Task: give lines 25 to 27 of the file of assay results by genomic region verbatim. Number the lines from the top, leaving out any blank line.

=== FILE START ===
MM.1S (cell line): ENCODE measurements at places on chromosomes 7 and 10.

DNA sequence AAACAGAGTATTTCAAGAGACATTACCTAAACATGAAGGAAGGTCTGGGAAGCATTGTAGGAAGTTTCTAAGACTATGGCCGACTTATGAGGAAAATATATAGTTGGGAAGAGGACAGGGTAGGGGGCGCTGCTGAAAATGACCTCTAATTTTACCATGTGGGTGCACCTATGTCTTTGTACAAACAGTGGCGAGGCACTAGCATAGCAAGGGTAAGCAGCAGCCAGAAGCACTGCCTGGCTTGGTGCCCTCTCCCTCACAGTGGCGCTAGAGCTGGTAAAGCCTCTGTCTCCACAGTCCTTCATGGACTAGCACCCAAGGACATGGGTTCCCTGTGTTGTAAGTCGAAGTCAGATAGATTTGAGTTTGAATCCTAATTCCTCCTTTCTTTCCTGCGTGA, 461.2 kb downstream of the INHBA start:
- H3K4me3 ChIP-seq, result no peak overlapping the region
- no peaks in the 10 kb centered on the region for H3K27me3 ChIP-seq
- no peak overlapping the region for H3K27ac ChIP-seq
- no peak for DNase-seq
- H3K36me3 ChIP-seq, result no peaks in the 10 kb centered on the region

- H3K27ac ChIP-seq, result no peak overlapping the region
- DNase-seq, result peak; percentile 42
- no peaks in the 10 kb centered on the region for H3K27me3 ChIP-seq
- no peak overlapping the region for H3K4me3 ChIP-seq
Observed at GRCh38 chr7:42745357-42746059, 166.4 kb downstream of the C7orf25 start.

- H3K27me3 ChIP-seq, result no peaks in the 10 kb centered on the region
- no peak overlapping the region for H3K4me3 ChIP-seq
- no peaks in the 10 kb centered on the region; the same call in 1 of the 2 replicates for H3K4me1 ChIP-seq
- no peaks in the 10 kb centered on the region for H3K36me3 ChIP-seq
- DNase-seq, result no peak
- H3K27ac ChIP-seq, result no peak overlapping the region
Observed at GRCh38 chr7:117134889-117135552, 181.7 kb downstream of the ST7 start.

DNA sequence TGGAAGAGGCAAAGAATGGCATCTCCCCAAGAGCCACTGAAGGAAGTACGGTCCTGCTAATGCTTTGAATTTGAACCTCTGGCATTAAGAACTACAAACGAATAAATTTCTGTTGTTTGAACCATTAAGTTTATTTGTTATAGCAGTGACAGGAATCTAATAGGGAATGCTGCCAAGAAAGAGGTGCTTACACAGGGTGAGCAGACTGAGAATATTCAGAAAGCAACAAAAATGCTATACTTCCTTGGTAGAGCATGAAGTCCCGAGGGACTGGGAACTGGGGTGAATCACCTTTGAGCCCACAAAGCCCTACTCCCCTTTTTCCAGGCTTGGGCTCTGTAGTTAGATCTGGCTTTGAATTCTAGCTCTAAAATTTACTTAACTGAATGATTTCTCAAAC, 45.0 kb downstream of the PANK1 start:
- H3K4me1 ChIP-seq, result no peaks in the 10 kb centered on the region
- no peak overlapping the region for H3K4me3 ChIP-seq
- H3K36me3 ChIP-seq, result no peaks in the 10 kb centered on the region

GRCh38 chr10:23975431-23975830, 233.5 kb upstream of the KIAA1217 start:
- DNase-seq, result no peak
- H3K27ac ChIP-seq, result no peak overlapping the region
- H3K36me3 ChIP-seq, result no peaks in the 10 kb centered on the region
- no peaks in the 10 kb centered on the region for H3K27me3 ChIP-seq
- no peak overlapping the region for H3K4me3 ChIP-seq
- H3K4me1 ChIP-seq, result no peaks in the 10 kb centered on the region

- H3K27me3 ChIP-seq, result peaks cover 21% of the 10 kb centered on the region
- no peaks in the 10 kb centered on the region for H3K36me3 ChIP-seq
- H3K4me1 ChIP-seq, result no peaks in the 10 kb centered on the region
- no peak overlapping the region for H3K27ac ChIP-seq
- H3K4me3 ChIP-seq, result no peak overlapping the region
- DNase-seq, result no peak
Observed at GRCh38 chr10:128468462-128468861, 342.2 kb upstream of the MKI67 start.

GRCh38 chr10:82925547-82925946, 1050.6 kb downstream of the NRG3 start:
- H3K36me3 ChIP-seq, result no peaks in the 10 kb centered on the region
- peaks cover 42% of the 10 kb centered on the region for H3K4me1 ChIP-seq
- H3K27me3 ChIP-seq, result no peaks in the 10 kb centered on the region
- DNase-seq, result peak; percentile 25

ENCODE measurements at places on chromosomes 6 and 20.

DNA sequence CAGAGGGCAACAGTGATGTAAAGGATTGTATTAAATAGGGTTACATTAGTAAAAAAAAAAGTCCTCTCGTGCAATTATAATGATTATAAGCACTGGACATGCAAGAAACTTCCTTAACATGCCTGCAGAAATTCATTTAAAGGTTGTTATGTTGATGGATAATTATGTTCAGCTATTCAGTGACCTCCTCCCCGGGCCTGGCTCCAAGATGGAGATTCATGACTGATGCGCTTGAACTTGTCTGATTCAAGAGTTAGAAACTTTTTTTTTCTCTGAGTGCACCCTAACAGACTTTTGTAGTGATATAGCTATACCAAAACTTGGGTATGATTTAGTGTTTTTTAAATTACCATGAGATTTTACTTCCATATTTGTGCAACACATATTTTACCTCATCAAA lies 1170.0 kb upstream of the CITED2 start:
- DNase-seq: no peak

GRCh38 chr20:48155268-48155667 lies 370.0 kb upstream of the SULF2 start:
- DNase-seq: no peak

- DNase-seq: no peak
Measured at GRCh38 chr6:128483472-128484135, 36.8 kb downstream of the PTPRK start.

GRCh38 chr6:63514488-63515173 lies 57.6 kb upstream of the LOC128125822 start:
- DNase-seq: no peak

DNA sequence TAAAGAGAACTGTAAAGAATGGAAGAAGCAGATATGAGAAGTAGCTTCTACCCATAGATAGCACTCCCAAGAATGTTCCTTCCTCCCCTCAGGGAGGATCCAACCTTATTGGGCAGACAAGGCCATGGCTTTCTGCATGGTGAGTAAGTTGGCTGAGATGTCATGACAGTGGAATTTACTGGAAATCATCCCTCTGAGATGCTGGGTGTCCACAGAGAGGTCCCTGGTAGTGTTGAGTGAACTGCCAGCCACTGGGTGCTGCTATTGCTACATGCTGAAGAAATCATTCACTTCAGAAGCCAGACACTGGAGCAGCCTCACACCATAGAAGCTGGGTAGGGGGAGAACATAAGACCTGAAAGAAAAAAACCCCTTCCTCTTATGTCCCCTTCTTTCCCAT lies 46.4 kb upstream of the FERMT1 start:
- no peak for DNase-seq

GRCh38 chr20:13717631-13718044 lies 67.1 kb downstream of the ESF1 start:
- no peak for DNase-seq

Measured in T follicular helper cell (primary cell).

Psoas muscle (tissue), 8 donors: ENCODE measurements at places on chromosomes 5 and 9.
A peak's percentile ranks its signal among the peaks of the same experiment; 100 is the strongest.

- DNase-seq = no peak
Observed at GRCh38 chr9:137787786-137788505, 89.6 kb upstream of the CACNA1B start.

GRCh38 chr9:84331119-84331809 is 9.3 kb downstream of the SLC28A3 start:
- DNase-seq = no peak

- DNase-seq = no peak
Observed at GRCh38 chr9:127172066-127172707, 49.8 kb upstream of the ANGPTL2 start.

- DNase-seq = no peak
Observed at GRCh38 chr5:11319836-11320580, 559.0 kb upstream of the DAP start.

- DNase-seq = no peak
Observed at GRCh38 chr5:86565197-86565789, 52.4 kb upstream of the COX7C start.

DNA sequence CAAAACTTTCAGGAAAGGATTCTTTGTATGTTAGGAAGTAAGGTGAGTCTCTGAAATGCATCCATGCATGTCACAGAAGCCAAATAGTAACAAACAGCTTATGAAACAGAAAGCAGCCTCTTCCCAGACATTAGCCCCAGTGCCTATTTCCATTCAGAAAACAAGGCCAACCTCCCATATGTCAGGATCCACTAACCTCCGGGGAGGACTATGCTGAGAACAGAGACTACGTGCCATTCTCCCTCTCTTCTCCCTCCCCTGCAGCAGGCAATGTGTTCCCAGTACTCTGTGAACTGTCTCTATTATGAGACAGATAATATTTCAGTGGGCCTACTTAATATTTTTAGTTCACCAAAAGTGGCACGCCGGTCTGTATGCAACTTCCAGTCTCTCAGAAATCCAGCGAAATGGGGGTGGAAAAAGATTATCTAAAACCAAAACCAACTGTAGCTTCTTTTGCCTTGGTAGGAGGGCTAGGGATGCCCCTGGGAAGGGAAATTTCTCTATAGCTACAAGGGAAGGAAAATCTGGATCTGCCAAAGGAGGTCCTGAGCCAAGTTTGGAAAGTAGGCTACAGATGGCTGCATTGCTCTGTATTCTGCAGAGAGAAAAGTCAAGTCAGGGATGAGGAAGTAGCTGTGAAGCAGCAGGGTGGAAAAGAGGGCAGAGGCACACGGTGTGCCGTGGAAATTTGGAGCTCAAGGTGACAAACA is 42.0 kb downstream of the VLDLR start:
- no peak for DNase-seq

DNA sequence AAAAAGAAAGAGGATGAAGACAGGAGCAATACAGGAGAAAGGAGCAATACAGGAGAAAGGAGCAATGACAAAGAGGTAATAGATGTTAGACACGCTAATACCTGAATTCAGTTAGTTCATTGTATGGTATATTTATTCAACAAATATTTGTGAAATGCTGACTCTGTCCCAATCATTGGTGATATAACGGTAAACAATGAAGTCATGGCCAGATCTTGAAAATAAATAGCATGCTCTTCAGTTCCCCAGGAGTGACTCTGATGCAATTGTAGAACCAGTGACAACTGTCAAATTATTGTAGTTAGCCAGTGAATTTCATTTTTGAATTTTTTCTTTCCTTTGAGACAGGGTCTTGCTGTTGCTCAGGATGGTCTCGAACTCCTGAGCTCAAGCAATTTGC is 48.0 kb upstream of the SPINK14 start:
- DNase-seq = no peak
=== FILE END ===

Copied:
- DNase-seq, result no peak
- H3K27ac ChIP-seq, result no peak overlapping the region
- H3K36me3 ChIP-seq, result no peaks in the 10 kb centered on the region